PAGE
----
978-0-300-07670-7 / 9780300076707

My German Question: Growing Up in Nazi Berlin


Publisher:Yale University Press



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About the book:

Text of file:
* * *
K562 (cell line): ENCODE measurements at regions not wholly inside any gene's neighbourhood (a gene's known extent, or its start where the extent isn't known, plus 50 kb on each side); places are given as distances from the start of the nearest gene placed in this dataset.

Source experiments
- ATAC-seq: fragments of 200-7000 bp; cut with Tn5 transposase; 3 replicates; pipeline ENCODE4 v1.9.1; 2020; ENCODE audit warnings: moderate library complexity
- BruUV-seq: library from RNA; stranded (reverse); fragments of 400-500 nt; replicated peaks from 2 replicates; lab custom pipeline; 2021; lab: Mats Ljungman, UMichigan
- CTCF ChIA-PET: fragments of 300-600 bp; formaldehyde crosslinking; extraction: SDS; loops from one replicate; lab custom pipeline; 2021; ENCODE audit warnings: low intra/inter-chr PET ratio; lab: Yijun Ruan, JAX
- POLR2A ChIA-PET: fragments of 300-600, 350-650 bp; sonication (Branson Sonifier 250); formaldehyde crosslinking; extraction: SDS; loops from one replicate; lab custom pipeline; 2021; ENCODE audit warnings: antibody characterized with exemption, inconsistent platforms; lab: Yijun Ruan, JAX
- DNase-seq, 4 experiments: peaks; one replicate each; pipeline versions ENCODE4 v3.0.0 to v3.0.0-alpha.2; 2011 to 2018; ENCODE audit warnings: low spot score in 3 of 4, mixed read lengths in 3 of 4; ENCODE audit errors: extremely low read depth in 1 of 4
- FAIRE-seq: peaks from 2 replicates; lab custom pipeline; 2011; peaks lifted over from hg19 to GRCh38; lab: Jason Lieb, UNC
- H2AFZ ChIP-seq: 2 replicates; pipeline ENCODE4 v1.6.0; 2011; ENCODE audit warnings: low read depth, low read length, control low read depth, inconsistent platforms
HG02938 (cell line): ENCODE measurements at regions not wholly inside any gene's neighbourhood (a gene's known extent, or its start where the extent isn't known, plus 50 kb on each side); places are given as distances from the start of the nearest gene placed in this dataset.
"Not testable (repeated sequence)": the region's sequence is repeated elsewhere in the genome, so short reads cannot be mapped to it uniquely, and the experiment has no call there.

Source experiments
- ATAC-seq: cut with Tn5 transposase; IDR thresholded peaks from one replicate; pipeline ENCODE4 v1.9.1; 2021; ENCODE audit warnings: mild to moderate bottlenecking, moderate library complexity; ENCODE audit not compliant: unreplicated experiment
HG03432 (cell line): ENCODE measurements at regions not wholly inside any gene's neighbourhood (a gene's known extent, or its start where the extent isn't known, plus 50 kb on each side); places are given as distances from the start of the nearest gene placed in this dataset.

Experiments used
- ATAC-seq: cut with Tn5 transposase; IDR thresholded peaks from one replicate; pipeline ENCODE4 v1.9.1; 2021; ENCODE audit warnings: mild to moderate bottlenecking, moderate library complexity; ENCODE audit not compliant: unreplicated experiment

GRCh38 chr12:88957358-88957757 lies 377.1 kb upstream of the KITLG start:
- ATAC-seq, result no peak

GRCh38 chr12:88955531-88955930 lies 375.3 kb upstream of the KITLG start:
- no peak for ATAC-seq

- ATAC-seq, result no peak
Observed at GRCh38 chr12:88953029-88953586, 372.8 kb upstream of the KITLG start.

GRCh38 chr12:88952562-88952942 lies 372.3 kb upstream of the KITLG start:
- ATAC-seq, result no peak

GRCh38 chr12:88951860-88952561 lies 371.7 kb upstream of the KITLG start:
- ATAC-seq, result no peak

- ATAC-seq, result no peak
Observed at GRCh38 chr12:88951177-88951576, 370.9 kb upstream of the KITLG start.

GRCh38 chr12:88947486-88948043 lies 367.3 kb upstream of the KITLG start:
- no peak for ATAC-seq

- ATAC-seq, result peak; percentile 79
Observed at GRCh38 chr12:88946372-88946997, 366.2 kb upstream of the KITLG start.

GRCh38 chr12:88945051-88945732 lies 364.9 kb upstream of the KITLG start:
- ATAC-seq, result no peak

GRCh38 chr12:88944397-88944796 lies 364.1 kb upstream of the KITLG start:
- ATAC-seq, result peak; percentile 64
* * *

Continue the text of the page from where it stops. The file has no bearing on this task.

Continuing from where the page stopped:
Cultural historian Peter Gay (The Bourgeois Experience: Victoria to Freud, Freud: A Life for Our Time) applies his considerable analytic skills to his memoir of his early years as a Jew in 1930s Berlin. Light-haired, blue-eyed, and culturally assimilated, the Frohlich family, as they were then known, convinced themselves that, despite the growth spurt of the Nazi party, anti-Semitism was on the wane among the German populous. Gay recalls that his daily life was relatively unaffected by the Totalitarian regime. That is until 1933, when, according to law, he became a Jew overnight. Soon the family found their living quarters shrinking and their awareness of their plight growing (though no one could possibly conceive of what would come). Though still a boy, Gay remembers that "one of the greatest moments in my life" came when the German women's relay team dropped their baton at the 1936 Olympics in Berlin. Then came Kristallnacht, which crystallized the family's sublimated fears and precipitated their flight from their home. After a certain suspenseful series of necessary deceits and circuitous travels, the family began their new life in America--12-year-old Peter spoke barely a word of English. Now, decades later, Gay employs his new native tongue to uncover the psychological impulses that fed his parents' decision to stay in Berlin as long as they did and governed his own behavior as a boy. The result is credible answer to the question: How could they have stayed?

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